Let’s see.  Where was I?  Ahh yes.  We were leaving Lusaka, Zambia and all the new friends we made there (as well as some old ones), to head to Vic Falls by bus. Not only were we undaunted by the 6 hour bus trip, we were looking forward to it.  Because we knew that it could only improve from the busses we are familiar with in Niger.  And we were right!

Check  out this luxury liner.

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It’s not a great picture of the bus, but you can take my word for it.  I wasn’t sure what ‘facilities’ might be available on the journey, so I decided it best to take advantage of what was at the bus station.  You had to pay to enter – which actually gave me a level of confidence for the condition of the bathroom.  Until I entered…This is what was hanging on the wall.

IMG_0856your nose on the floor?  Really?  And if one was so inclined to do such a thing, were there undercover bathroom police to catch the offender?  Fortunately I didn’t slip as I did my thing. But I was left to wonder why washing my face in the sink would cost me a dollar.

Back to the bus.  As you can see, there are screens on each seat.  But even more entertaining and surprising was the man in the white shirt in front of the bus.  He was preaching!  From what we could figure, that was pretty standard for bus rides.  He preached for about the first 20 minutes of the trip, and then spent a few minutes talking about his needs and then came around and took an offering.  On the bus!  All I could think is that we are NOT in Niger!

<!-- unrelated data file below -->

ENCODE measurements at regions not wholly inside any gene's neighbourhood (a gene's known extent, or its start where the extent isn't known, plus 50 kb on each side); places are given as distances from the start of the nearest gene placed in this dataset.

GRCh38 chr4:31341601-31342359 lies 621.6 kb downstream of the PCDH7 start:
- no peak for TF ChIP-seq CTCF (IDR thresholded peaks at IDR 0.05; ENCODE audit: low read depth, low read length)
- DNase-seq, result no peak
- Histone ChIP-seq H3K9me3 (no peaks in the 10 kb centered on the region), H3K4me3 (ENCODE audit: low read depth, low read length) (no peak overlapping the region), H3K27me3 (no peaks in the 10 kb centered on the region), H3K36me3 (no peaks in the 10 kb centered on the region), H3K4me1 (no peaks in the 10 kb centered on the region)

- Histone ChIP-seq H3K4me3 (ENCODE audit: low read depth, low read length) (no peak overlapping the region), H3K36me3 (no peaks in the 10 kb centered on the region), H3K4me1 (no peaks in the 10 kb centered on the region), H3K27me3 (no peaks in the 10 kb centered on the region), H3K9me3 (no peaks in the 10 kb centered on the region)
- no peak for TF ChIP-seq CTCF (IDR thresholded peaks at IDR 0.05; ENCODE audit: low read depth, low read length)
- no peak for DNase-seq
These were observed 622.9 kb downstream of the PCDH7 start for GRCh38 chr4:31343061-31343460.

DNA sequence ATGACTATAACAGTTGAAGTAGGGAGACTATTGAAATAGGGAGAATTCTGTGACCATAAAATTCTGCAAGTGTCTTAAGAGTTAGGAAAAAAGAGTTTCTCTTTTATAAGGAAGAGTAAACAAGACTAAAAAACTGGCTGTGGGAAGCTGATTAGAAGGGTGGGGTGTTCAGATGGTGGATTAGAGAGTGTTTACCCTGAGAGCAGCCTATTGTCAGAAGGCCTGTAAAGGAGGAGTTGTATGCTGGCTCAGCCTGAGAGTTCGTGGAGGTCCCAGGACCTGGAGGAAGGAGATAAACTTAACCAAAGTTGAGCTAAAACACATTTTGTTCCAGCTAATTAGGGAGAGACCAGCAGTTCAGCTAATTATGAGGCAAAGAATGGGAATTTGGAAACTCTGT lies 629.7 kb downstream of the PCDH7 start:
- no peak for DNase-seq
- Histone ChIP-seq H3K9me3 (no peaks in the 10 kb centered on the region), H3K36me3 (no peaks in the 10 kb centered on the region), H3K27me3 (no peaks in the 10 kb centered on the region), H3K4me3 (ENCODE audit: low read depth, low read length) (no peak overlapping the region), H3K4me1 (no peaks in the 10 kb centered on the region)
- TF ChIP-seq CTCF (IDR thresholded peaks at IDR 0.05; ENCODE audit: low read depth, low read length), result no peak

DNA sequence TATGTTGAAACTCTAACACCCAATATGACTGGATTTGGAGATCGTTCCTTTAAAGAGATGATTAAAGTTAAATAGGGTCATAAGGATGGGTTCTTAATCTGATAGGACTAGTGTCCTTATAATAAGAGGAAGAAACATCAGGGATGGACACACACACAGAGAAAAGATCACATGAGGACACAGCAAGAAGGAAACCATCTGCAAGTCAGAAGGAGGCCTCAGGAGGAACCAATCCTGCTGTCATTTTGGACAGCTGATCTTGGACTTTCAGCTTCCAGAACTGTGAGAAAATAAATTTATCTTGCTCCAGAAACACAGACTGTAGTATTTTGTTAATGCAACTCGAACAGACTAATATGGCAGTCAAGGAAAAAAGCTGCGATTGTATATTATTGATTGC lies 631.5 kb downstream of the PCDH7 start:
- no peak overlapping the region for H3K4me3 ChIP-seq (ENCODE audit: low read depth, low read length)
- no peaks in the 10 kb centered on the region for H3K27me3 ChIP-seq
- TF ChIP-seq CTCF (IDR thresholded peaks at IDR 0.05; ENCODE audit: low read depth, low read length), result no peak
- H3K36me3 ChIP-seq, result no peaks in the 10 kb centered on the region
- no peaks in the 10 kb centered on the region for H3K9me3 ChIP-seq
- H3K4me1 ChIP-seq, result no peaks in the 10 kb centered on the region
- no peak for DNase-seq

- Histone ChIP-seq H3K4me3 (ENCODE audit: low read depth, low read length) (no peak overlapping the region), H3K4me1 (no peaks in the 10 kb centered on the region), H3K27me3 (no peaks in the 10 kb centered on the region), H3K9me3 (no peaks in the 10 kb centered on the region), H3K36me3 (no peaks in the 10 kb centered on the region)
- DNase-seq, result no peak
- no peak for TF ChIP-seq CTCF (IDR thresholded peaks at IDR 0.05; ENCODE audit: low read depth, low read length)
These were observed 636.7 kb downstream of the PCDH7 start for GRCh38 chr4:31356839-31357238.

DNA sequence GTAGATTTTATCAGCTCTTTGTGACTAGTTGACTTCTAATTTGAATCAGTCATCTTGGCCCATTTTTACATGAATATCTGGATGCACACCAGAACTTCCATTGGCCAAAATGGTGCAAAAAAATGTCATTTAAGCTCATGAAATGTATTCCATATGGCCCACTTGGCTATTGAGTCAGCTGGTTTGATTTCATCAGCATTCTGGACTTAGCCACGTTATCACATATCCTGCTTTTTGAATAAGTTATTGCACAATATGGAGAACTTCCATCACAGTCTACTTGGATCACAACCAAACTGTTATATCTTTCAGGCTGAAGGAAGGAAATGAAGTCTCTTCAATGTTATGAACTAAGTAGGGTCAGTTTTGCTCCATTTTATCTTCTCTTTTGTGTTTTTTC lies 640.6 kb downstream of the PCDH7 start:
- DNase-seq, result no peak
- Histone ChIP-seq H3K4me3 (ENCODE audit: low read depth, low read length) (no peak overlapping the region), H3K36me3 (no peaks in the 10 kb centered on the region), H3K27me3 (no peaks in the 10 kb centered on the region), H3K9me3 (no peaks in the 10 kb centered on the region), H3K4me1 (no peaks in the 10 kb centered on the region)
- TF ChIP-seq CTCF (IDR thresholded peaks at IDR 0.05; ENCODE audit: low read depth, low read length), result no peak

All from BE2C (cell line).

IMG_0857We stopped once for lunch and had about 15 minutes.  We couldn’t leave anything in our seats so had to carry our computers with us to the facilities.  This time there were no warning signs about blowing your nose on the floor.  What a relief that was because I wasn’t sure where I was going to blow otherwise!

Here we are carrying all our stuff back to the bus.

IMG_0858The bus was so big I wasn’t able to see much.  But I did manage to snap one picture on our way.

IMG_0861 I think I took this picture close to our arrival in Livingstone.

IMG_2021We were able to book a hotel online and were told that any taxi would know where it was upon our arrival in Livingstone.  They were right.  There were many taxi’s that were more than willing to take us where we wanted to go.  Here this man is convincing us that he can fit all our bags (remember, we have all our stuff for 5 months) into his taxi.  And he could.  Left very little room for Tobi and I in the back seat – but we’re used to traveling like that.  And it was a short trip to our hotel.

IMG_0865After checking into our hotel, we employed our same taximan to take us out to see what we could see.  We only had a couple of days so we wanted to make a plan.  Here we are driving up to where you can take a helicopter ride.

IMG_2023Our taxi driver suggested we visit this place.  It was sunset and was beautiful.  It was on the Zambezi River and was where you could get a big boat for a river cruise.

photoWe made plans to take a helicopter ride over the Falls the following morning and the anticipation of that made us hungry.  Not to mention that we hadn’t eat since lunch on our bus trip.  This is where we ate and not only can I not remember where it was, I can’t remember what type of food it was.  But I’m sure it was good!